“I can’t retire.”

Tom is a dentist. He has a busy practice. It took him decades to accumulate his client list, build his staff, and outfit his office. Some of his clients have been with him for over 20 years. Tom makes a great living; takes Fridays off; and throws amazing staff parties.

But he can’t stop. Ever.

“If I want to take the summer off, there’s no money coming in. My staff has to take the summer off too, and they can’t afford it. And if I’m not available to my clients, they’ll switch to another dentist. Then I won’t have the cash flow to pay the staff anyway. I’m close to sixty, and my business owns me. What can I do?”

Many entrepreneurs don’t build a business; they just buy themselves a job.

Maybe they’re a specialist, like a chiropractor or dentist or veterinarian. Maybe their business is built around them. Maybe they really are irreplaceable. And maybe, in some cases, that’s even okay.

Until it’s not.

Until they need to retire, and realize they don’t have a way to “cash out”. They can’t sell their business, because it’s all built around themselves as a specialist. They can’t sell their client list, because they have no predictable revenues. They can’t sell their building, because they don’t own it. And maybe worst of all: if they DO retire, their staff will be out of a job. It’s like working for a Pharaoh: a great job to have, until he goes underground…then you’re going with him!

Tom needs to sell the business. But what is he selling, exactly?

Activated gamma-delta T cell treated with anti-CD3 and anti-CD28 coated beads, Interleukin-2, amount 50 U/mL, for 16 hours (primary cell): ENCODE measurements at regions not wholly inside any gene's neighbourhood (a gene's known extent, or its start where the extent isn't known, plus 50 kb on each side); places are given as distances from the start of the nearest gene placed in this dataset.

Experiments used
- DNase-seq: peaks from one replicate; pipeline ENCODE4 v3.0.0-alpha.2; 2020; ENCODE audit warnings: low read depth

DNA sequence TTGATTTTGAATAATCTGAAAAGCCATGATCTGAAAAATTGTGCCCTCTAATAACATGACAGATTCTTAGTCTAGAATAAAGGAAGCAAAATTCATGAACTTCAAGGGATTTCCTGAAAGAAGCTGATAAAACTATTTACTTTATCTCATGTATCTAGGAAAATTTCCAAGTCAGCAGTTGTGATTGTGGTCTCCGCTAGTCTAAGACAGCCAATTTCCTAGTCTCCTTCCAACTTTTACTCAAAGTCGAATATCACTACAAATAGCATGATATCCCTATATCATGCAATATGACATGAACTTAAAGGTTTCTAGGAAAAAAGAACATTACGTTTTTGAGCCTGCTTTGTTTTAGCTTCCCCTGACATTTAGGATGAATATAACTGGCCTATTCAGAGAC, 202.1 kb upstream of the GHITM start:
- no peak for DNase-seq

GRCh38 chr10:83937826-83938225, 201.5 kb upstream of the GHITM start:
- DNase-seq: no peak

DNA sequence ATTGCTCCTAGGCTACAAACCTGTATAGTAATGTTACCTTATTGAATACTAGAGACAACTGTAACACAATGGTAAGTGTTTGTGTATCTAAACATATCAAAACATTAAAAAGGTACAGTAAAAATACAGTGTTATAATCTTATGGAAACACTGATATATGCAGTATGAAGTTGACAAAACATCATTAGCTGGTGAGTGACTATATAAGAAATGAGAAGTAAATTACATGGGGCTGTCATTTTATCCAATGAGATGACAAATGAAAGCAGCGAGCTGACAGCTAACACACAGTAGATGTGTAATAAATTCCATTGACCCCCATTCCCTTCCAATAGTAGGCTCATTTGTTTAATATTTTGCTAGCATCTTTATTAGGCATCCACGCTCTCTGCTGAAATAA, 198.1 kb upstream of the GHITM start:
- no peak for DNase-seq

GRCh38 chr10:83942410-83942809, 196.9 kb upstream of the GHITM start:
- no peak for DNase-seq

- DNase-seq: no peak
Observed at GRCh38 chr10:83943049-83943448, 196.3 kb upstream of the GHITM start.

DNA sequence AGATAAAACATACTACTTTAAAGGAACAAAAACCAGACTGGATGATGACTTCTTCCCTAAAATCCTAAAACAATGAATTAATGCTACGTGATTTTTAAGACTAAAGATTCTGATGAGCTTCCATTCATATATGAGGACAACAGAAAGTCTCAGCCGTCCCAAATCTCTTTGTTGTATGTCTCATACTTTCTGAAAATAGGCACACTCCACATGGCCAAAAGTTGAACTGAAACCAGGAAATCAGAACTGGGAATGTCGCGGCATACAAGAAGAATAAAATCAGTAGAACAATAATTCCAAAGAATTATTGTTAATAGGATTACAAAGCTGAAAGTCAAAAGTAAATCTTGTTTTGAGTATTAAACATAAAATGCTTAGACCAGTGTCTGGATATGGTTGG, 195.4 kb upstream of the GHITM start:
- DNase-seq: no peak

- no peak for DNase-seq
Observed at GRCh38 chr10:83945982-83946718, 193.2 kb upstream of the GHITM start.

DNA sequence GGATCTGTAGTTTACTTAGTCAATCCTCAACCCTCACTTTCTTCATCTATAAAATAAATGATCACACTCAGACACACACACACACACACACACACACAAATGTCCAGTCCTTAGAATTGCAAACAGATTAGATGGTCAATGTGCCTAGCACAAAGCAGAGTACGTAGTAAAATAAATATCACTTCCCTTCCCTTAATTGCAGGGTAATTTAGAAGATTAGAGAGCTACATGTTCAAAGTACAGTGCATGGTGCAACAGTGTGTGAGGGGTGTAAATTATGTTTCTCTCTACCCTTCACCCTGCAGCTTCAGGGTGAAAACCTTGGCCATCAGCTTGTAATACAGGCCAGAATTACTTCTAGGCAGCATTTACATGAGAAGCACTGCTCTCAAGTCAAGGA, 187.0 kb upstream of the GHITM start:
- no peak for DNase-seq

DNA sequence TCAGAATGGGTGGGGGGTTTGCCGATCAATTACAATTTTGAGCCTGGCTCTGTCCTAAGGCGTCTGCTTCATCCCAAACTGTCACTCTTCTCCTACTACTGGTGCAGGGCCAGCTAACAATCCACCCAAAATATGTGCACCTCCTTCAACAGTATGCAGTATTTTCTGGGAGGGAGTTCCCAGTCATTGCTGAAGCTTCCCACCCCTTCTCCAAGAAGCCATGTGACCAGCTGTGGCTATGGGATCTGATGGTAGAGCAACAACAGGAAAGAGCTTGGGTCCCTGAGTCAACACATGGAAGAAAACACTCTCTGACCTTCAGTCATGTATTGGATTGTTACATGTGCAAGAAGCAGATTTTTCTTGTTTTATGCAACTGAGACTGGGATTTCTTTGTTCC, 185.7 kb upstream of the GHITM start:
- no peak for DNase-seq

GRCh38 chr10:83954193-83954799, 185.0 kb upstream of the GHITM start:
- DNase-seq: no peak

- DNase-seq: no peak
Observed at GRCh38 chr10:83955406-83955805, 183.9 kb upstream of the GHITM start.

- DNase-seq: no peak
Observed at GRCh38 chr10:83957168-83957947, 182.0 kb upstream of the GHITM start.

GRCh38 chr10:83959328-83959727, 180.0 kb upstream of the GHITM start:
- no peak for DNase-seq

The equipment is the easy part.

The client list has some value, but none of his clients are really tied to his practice. They could all simply go elsewhere at any time. And if Tom starts cutting back his availability, his clients definitely WILL go elsewhere.

What Tom is really selling is the trust he’s built with his clients. Thanks to his years of caring service, he has one opportunity to pass them to another dentist. This turnover has to happen with the utmost care.

First, Tom needs to build a business that’s salable. He must record all of his operations and processes down to the finest detail. Whether Tom takes a temporary partner or makes an outright sale, the client experience must stay consistent to maximize value to the buyer.

Second, Tom needs to ask himself what kind of retirement he wants. Is he ready to be finished forever? Would he rather stay on part-time for a few years? Would he like to work ONLY with a few very long-term clients?

Finding a buyer comes third, and there’s a long process involved. One dentist might simply take over Tom’s clients, or they might be split between several dentists. In those cases, Tom can deliver a much higher value if he makes a personal recommendation to the client:

“Mary, I’m retiring in June. I’d like you to make your next appointment with Dr. Smith. I chose Dr. Smith for your care because she’s an expert on denture care, and I know you have a lot of concern about your dentures. I’ve fully briefed Dr. Smith on your history and she’s made a time for you in her schedule. Let’s call her office together now.” That smooth handoff is a win for Tom, a win for Dr. Smith, and a win for the client. It’s frictionless and stress-free.